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May 7, 1982

Evaluation of Peripheral Vascular Disease-Reply

Author Affiliations

St Boniface General Hospital Winnipeg, Manitoba

JAMA. 1982;247(17):2370. doi:10.1001/jama.1982.03320420025017

In Reply.—  Dr LeMaitre's letter is of value in drawing the attention of the profession to the use of walking and postexercise measurements of the ankle pressures in the assessment of patients with leg pain, which may or may not be due to arterial obstruction. Most physicians would agree with his general approach and the statement that one should not submit a patient to angiography, nor carry out surgery unless the claudication is disabling.Certain points are worth considering in relation to his protocol.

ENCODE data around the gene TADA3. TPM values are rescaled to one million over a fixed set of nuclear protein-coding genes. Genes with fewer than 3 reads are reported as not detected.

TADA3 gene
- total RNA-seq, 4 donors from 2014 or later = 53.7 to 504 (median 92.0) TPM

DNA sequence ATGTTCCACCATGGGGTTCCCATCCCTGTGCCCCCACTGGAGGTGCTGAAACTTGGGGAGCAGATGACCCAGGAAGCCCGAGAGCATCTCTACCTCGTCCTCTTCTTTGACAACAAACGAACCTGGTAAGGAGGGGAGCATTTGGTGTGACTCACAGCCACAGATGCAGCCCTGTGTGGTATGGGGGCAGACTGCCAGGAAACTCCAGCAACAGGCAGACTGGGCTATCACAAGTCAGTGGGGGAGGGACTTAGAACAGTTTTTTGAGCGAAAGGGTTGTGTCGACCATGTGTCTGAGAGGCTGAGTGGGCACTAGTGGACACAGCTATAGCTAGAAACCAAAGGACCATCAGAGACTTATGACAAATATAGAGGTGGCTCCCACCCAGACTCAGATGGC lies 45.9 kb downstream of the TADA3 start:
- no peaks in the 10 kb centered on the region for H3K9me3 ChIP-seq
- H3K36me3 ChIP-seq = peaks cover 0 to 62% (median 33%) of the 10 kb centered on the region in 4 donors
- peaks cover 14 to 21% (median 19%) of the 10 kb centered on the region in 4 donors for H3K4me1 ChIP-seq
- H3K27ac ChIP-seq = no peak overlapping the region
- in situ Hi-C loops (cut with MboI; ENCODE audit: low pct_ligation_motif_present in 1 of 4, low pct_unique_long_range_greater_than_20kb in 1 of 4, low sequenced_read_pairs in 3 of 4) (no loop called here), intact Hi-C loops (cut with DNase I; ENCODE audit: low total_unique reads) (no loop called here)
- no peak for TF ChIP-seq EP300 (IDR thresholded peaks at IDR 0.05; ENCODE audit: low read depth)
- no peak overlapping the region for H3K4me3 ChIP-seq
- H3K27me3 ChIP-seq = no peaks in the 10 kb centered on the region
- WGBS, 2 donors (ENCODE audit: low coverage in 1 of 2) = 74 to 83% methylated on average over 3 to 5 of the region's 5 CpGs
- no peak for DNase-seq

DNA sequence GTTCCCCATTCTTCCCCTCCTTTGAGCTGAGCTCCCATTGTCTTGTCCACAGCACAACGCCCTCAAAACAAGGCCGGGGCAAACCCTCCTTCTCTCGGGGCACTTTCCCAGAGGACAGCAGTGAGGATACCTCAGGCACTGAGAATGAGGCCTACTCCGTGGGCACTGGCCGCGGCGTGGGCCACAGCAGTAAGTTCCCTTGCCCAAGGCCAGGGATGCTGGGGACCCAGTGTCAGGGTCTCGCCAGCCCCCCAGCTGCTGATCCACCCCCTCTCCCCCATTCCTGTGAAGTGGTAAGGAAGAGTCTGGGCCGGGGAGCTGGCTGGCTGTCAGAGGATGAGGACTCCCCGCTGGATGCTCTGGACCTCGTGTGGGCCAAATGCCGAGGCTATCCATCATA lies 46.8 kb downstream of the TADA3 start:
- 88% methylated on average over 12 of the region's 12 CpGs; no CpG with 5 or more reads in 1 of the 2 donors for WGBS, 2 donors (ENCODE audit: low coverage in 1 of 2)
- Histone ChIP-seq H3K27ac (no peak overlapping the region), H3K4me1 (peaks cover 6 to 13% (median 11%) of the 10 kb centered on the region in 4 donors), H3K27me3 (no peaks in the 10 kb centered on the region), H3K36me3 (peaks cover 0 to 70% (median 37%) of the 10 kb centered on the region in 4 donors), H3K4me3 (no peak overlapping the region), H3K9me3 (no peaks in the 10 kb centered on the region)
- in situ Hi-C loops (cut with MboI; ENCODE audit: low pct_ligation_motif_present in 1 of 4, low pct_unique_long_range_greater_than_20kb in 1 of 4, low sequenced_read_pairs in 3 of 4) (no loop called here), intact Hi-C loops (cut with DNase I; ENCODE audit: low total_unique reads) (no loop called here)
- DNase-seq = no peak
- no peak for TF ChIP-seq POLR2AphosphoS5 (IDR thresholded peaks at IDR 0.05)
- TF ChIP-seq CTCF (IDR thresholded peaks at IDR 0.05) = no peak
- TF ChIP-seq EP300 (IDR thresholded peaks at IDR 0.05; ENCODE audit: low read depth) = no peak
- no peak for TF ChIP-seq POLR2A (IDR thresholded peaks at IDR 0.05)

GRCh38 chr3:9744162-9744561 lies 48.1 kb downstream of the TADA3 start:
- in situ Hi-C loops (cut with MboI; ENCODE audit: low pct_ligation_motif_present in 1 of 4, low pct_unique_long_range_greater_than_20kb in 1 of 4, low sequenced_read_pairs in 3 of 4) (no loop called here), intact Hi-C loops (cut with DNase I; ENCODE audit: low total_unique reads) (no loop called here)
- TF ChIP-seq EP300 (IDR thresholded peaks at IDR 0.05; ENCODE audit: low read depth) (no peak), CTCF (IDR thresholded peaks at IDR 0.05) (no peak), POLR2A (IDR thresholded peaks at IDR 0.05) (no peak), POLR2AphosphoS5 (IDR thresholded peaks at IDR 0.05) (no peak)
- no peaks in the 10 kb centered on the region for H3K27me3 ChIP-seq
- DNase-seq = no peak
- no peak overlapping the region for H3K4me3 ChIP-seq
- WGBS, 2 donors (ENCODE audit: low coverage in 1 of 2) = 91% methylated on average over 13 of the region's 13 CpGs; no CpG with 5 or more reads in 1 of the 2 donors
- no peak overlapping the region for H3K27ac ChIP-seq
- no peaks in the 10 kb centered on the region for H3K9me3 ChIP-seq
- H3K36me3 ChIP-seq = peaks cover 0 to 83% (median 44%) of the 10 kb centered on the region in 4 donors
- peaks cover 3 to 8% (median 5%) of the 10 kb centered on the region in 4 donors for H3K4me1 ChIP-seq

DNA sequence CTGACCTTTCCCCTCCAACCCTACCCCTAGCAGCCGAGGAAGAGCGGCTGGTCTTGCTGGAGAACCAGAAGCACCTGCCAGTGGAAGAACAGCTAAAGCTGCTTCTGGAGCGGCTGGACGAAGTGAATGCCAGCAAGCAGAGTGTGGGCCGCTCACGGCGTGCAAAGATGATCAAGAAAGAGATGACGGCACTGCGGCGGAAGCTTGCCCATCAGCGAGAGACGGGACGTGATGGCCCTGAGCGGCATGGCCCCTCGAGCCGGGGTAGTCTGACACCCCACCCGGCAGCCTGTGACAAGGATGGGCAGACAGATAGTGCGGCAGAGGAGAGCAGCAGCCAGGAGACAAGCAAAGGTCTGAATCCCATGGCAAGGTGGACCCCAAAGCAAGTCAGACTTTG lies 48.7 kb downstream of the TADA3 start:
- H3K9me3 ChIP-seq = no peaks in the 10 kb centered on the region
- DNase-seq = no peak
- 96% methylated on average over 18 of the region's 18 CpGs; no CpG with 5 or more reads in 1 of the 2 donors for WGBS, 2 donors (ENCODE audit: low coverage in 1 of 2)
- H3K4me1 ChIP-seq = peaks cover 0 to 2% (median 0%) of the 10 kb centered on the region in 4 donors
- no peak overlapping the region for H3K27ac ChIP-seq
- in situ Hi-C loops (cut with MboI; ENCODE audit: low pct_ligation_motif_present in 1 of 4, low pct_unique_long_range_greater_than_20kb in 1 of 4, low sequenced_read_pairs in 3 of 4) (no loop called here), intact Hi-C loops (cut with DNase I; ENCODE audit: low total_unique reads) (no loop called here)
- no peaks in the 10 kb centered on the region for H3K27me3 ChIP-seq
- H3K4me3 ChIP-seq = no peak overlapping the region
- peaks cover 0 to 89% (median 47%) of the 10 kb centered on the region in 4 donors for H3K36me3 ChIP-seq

1. The use of walking and measurement of ankle pressures has been well documented1 and is of particular value in the differential diagnosis of pseudoclaudication, which may be due to spinal or musculoskeletal disorders, and in patients in whom arterial obstruction may coexist. In the latter cases careful history is of paramount importance.

  1. Since patients with peripheral vascular disease often have an overt or subclinical